National Lutheran News

West St. Paul youth learns “gift of accompaniment”

Andrea Metcalfe, right, shares a moment with Mabel Pockock, age 104.

Andrea Metcalfe, right, shares a moment with Mabel Pockock, age 104.

Andrea Metcalfe spent a summer learning to connect with seniors in England.

At age 22, Andrea Metcalfe, a member of Augustana Lu-theran Church, West St. Paul, Minnesota, served as a 2002 Global Mission volunteer at the Ryelands Methodist Home for the Aged in London.

As part of the “Young Adults in Global Mission” program of the Evangelical Lutheran Church in America (ELCA), Metcalfe traveled to the United Kingdom to learn about giving, receiving and “accompaniment.”

Young Adults in Global Mission is a one-year international service opportunity for ELCA members ages 19-30. Young people serve as volunteers and work in a supervised setting. Travel, housing, medical insurance and allowance are provided, and volunteers are required to raise a minimum of $3,000 for program support.

For the 2003-2004 service term, which began in mid-August, 32 young adults are volunteering in Argentina, Egypt, Germany, Hungary, Kenya, Thailand and the United Kingdom. Service in each area is designed to build leadership skills, spiritual growth, global awareness and understanding.

To prepare for service, young people take part in an orientation session to learn about what it means to be in mission.

“We gather in small groups and get to know one another. We also meet with mission personnel and missiologists of the church to learn about the ELCA’s accompaniment model and the changing roles of missionaries,” Metcalfe said.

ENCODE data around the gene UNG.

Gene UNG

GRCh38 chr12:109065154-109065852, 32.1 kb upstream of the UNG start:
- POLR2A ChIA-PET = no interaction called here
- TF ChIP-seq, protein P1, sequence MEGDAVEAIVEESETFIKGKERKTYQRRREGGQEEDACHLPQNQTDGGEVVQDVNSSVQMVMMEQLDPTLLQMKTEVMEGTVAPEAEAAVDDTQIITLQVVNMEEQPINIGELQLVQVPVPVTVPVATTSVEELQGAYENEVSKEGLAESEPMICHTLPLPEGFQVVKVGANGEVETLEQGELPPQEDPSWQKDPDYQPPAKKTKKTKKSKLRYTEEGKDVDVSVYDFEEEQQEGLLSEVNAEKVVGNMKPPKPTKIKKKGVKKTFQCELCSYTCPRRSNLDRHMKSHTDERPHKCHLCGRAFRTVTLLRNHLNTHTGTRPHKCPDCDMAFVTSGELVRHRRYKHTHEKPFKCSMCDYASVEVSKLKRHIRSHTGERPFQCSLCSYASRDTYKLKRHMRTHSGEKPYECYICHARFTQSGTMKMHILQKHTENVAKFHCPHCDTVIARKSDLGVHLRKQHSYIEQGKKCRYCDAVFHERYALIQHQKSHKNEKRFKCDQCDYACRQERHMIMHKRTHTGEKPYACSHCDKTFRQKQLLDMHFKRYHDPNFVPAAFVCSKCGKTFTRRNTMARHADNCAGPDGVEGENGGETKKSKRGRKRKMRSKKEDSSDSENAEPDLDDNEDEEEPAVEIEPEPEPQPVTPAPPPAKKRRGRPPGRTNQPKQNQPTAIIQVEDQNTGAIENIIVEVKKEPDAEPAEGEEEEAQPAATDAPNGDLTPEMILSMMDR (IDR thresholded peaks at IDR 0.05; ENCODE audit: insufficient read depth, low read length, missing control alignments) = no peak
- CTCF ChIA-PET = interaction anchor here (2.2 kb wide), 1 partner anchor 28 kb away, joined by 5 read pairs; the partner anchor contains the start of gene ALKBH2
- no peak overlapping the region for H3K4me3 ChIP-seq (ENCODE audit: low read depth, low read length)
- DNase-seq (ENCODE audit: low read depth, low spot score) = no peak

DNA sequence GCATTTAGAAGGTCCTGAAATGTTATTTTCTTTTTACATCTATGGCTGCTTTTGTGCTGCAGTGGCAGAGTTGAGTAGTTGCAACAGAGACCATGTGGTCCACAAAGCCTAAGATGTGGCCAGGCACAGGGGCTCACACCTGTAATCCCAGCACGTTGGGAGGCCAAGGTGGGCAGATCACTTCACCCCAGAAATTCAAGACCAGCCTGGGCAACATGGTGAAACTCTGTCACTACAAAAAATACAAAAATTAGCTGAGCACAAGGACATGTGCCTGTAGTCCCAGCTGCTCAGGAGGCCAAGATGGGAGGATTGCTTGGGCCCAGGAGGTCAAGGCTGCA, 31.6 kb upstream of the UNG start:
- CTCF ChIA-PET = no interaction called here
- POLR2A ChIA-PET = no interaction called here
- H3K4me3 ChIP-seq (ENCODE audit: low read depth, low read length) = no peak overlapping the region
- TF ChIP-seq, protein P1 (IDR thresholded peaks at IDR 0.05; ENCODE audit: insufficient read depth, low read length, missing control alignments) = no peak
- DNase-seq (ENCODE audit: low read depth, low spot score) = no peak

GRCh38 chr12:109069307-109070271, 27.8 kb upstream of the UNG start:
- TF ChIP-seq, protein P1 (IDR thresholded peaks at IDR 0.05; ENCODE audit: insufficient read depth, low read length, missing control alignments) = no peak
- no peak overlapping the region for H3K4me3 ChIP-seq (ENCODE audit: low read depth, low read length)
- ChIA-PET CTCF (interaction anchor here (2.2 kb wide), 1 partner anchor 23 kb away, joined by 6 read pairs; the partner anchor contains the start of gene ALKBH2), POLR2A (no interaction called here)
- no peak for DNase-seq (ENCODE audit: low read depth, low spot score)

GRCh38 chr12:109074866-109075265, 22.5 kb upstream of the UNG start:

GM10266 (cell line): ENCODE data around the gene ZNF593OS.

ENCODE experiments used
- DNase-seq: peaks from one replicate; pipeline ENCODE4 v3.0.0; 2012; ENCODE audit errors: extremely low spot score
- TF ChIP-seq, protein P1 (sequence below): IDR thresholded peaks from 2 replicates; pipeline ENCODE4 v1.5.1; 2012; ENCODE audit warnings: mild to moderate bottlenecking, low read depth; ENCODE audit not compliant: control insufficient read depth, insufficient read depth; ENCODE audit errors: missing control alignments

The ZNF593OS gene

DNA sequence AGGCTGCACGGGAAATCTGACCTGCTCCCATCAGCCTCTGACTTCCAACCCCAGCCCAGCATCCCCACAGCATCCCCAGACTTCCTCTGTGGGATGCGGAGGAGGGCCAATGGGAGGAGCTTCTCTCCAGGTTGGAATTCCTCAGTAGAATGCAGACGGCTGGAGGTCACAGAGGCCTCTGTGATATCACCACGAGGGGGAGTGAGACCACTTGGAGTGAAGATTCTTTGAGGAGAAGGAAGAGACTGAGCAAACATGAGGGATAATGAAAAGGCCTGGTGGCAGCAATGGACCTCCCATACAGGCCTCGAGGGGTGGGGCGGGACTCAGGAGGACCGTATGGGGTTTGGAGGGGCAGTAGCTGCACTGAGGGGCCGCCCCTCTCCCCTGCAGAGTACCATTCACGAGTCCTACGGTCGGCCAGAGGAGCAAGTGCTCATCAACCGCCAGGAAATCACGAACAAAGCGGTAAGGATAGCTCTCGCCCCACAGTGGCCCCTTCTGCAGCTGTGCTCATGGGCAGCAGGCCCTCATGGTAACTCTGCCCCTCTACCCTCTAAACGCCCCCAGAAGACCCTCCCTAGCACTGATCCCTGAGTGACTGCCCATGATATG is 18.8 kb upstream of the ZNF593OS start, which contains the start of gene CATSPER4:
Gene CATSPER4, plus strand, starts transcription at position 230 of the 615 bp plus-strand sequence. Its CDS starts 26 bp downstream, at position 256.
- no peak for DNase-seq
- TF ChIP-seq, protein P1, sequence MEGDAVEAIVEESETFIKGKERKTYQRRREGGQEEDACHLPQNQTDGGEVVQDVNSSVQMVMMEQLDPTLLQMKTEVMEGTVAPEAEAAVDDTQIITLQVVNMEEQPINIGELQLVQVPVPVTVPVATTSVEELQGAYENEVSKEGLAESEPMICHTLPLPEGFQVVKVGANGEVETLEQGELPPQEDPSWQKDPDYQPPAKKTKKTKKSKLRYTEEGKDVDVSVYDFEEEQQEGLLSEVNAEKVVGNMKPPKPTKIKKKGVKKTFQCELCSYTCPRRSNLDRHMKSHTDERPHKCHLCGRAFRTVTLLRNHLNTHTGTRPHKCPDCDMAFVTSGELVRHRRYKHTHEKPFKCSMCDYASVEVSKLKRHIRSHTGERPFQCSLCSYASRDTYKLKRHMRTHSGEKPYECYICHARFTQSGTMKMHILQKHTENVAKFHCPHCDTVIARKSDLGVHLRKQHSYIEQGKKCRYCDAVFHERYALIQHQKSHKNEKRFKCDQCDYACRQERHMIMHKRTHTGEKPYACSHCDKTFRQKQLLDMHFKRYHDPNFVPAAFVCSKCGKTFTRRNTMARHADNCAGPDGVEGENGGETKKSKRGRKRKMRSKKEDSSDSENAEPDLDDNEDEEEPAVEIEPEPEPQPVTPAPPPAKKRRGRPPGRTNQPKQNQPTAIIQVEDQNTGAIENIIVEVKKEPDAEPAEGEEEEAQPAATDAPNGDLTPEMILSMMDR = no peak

After orientation, volunteers depart directly to their country of service, she ex-explained.

The ELCA’s Division for Global Mission employs an “accompaniment” model for mission overseas. It means that churches “walk together in service in God’s mission, each church having primary responsibility for its area.”

Metcalfe’s work at the Ryelands Methodist Home for the Aged varied from day to day. “Ryelands is a residential home for elderly people who cannot live independently and do not re-quire nursing care. Resi-dents have a diverse range of mental and physical abilities,” she said.

“My work included visiting those who had not had a visitor in a while, taking residents grocery shopping and escorting them to the hospital. I also sat with residents when they passed away. That was very difficult.”

Said Metcalfe, Life in the [United States] is fast-paced, and it’s also fast-paced in the U.K. But life in an old-persons’ home is not.

“In our day-to-day lives, we wouldn’t consider sitting down and having tea with someone to be all that productive. But it is, especially with someone who hasn’t had a visitor in a long time.

“Spending time with that person is just as important as anything else.”

She said, “The relationships I’ve made with people at Ryelands will last far longer than relationships made on any vacation. I have a greater appreciation for the trials some people face in their day-to-day living.”

Today Metcalfe serves as recruitment assistant for young adults, Division for Global Mission, a one-year contract position. Her re-sponsibilities include meeting with students attending the ELCA’s 28 colleges and universities, as well as with students involved in Lu-theran campus ministry programs at state colleges and universities. Young adults make up 30 percent of all ELCA missionaries, she said.
“I share my story and experiences with others because they had a big impact on me.”